It seems you're not the only ones who don't love EA. Law firm Robbins Geller Rudman & Dowd LLP are pursuing action against the company for claims that Electronic Arts withheld information about the state of Battlefield 4 in order to artificially increase their share price. Now that the game is out, buggy and struggling commercially, Electronic Arts' share price has dipped. That makes investors not so happy also lawyers quite happy.
As reported by Games Informer, the complaint, "alleges that during the Class Period, defendants issued materially false and misleading statements highlighting the purported strength of the Company’s rollout of version 4 of its all-important Battlefield video game series, which had provided approximately 11% of its revenues in fiscal 2012."
They get more specific in their complaints, including that "Battlefield 4 was riddled with bugs and multiple other problems, including downloadable content that allowed players access to more levels of the game, a myriad of connectivity issues, server limitations, lost data and repeated sudden crashes, among other things." Which makes it sound as if they're listing the mere presence of downloadable content as a problem in itself.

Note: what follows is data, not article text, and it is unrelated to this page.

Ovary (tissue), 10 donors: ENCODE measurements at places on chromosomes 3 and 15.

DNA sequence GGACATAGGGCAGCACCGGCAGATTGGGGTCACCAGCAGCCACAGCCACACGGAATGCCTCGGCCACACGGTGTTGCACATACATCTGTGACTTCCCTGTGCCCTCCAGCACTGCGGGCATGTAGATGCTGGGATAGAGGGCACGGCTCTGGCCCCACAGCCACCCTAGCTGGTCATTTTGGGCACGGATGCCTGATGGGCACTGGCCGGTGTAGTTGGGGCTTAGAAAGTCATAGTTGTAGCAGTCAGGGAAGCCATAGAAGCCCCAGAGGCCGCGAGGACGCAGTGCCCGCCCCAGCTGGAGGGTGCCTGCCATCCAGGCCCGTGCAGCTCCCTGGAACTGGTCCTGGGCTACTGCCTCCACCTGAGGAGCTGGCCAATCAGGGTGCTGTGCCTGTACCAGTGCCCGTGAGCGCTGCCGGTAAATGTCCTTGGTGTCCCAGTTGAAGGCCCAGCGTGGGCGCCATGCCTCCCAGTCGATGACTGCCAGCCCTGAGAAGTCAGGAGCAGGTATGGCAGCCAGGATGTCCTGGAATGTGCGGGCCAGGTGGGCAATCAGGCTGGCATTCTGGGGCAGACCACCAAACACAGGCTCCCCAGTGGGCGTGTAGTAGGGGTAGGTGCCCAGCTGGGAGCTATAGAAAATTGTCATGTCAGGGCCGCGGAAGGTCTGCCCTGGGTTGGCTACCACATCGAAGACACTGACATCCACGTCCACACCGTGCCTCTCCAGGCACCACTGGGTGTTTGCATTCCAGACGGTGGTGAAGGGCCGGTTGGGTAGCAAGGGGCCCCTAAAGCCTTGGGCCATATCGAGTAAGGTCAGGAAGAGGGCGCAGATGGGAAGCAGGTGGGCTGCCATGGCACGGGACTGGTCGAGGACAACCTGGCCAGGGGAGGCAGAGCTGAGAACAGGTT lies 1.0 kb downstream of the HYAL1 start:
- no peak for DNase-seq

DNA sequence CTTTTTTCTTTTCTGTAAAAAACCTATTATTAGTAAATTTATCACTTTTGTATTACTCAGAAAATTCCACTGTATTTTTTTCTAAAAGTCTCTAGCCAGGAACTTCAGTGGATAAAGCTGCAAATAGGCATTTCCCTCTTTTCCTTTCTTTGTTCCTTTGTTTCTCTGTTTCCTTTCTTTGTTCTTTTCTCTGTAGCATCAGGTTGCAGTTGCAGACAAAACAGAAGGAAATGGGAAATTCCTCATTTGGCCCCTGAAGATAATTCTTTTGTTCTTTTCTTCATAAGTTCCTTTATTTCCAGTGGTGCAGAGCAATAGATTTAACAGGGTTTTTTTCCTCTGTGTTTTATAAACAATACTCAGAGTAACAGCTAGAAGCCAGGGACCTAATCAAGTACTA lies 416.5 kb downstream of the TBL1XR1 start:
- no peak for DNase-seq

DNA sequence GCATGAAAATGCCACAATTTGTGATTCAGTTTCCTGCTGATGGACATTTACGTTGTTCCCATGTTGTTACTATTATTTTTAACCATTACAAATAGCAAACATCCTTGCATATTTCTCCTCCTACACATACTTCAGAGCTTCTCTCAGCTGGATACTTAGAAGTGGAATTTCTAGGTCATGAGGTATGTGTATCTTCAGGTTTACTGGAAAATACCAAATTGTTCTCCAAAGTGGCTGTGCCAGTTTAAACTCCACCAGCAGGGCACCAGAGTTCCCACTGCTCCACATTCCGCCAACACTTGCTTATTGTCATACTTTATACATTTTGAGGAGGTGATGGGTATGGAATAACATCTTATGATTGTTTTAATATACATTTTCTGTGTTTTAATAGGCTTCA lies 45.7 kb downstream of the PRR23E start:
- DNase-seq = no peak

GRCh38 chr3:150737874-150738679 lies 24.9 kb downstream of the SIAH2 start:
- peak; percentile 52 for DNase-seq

Currently the law firm are looking for a lead plaintiff, to represent the group who purchased stock between July 24, 2013 and December 4, 2013.
An EA representative has told Game Informer that the company "believe these claims are meritless" and that they "intend to aggressively defend ourselves, and we’re confident the court will dismiss the complaint in due course."
I have no idea whether the claims have merit or not, but players of Battlefield 4 are certainly having a tough time since the game's launch. As did John, when he tried to play it. DICE have reportedly dropped everything to focus on just fixing its many glitches and server issues. That's all a separate issue from whether EA misled shareholders however, as gratifying as it might be for disgruntled players to see lawyers take EA to task for Battlefield 4 being "riddled with bugs."
This might be the start of a larger spell of trouble for EA, as another class action lawsuit firm Holzer Holzer & Fistel was reported last week to be investigating a similar suit against the company. Although the whole thing looks a little like sharks have tasted a little blood in the water, and are circling in the interest of more meat, rather than any sense of correcting injustice.
Lawyers are either snipers or sharks, is what I'm saying. Sniper sharks.